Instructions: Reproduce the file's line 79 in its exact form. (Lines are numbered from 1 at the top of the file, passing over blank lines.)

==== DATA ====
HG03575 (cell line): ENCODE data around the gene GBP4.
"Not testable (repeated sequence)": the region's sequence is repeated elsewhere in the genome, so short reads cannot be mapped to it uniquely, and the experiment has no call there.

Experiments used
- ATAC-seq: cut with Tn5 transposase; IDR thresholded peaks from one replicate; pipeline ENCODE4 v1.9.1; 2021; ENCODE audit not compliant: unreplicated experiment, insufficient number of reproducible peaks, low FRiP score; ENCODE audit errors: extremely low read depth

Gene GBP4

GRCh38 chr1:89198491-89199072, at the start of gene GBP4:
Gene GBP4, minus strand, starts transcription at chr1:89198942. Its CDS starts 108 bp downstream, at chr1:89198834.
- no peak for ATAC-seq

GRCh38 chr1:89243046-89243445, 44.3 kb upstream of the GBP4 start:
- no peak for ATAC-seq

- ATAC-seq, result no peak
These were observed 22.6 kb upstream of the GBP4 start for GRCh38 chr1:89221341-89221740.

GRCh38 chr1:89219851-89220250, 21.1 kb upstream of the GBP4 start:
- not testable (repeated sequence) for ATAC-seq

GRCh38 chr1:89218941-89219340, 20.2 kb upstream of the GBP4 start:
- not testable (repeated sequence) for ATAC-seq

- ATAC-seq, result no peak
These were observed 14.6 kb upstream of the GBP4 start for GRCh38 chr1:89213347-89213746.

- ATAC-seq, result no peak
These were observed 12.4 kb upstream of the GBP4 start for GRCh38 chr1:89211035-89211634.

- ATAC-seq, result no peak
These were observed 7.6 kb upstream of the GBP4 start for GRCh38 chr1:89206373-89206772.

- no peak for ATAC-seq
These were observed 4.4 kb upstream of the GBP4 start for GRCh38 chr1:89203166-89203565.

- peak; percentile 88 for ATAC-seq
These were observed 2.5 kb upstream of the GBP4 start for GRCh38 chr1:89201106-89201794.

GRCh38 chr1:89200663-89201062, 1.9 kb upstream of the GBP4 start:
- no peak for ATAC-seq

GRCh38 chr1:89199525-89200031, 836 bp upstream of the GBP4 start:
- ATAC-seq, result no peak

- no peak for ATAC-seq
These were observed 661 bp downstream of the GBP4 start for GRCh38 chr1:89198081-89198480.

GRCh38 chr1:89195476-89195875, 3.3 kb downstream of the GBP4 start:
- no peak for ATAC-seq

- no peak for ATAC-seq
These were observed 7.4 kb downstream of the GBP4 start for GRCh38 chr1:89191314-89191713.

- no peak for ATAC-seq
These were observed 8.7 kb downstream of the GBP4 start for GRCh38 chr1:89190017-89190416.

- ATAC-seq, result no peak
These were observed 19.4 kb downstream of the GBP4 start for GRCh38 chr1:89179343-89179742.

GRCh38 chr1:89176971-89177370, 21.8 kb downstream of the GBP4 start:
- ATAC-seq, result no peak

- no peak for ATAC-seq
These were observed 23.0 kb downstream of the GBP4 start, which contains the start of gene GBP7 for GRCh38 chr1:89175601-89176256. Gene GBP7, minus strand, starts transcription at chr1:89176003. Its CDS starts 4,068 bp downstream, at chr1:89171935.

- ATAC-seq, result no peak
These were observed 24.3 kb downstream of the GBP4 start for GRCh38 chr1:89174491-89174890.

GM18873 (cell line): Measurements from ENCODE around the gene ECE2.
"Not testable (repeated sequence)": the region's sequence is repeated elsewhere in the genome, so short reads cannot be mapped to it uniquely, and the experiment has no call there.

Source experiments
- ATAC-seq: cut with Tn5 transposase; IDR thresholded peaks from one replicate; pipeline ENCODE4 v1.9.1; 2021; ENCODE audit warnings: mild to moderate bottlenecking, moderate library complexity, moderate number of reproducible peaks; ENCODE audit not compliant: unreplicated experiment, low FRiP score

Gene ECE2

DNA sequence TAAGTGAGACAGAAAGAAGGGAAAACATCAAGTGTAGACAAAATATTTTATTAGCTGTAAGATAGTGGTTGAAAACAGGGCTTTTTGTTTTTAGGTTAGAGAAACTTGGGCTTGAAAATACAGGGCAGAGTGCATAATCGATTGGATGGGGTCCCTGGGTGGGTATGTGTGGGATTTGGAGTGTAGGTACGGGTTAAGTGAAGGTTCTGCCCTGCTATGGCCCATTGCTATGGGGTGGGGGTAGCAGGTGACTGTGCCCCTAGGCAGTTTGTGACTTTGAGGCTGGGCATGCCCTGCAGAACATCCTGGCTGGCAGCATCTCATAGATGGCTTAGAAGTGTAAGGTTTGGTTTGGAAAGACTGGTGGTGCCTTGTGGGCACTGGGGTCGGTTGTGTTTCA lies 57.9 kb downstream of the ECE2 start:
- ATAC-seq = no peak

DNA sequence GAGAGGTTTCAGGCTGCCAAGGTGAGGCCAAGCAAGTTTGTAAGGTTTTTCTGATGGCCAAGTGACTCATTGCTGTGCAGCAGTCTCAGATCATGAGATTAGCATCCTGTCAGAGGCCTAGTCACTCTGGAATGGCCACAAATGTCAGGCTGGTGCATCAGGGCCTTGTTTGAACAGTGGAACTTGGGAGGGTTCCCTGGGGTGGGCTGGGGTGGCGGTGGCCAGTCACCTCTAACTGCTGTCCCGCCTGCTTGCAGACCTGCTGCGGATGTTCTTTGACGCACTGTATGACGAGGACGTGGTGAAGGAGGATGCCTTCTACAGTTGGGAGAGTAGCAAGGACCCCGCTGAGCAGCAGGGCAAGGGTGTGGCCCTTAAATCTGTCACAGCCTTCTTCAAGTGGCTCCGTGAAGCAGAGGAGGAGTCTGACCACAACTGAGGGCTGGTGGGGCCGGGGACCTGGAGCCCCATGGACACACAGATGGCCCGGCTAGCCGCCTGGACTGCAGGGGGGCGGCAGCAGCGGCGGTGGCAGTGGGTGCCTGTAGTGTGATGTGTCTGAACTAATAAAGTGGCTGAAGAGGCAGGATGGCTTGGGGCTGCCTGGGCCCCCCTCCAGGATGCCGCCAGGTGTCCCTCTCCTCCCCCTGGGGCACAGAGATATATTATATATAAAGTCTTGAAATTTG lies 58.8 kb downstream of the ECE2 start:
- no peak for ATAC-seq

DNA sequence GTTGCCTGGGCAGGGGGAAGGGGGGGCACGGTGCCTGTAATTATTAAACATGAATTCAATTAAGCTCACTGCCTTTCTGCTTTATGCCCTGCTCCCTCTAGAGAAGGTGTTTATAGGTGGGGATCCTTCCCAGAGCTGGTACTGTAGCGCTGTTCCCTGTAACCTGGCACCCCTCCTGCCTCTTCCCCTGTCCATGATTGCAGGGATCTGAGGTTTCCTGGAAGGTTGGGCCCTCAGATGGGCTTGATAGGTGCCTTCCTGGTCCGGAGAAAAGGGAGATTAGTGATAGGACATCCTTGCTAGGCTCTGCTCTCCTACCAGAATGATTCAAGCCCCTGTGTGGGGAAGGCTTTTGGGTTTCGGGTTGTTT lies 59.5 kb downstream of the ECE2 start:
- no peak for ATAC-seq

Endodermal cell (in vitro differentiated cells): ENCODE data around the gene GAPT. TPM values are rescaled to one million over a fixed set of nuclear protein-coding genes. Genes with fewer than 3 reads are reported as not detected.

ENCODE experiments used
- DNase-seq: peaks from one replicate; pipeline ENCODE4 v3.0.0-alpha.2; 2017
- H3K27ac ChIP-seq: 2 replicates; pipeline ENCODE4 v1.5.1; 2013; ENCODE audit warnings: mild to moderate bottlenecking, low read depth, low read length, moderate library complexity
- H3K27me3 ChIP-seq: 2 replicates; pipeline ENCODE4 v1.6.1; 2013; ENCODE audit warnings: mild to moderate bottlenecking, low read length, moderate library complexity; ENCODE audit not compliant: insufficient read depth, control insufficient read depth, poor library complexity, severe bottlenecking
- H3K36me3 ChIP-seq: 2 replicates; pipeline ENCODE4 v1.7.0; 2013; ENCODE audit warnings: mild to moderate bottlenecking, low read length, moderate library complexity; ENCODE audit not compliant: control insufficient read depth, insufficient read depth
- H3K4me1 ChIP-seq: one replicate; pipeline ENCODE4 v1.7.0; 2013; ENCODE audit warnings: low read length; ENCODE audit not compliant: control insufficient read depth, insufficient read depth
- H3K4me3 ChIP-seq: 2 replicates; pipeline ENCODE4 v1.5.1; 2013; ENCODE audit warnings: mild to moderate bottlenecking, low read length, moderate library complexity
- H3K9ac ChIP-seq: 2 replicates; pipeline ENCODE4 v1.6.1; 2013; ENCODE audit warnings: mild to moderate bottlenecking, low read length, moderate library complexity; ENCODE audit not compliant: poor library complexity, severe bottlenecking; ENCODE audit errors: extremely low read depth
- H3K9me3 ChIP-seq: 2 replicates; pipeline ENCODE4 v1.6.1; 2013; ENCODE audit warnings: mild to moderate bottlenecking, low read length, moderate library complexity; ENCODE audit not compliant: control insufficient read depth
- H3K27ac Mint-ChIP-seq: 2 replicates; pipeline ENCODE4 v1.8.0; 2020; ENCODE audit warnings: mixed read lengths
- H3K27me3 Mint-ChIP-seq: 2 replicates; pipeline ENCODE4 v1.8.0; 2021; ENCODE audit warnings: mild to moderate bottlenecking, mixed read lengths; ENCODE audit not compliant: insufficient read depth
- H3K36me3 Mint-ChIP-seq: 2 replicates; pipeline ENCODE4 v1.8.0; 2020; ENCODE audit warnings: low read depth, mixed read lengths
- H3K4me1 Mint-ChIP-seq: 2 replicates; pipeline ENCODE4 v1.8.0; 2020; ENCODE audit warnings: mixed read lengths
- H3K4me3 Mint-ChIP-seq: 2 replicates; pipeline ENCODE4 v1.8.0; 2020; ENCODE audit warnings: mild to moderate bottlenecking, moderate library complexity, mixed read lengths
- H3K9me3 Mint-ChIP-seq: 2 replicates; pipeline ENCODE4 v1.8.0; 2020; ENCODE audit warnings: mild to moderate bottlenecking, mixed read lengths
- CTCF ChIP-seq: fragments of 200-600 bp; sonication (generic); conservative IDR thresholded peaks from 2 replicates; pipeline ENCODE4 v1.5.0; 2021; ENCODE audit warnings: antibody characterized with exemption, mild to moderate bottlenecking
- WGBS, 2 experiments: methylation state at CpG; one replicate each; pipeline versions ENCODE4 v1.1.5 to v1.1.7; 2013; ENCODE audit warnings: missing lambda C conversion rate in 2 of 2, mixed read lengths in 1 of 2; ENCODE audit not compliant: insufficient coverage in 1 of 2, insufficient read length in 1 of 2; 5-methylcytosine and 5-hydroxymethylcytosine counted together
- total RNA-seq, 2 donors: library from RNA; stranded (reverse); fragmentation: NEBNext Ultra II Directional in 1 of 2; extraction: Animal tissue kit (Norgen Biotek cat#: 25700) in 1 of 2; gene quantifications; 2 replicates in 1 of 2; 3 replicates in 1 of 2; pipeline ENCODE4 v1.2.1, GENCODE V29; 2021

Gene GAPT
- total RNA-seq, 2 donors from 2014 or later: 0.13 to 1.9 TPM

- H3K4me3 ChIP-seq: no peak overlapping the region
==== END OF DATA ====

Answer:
- H3K4me3 ChIP-seq: no peak overlapping the region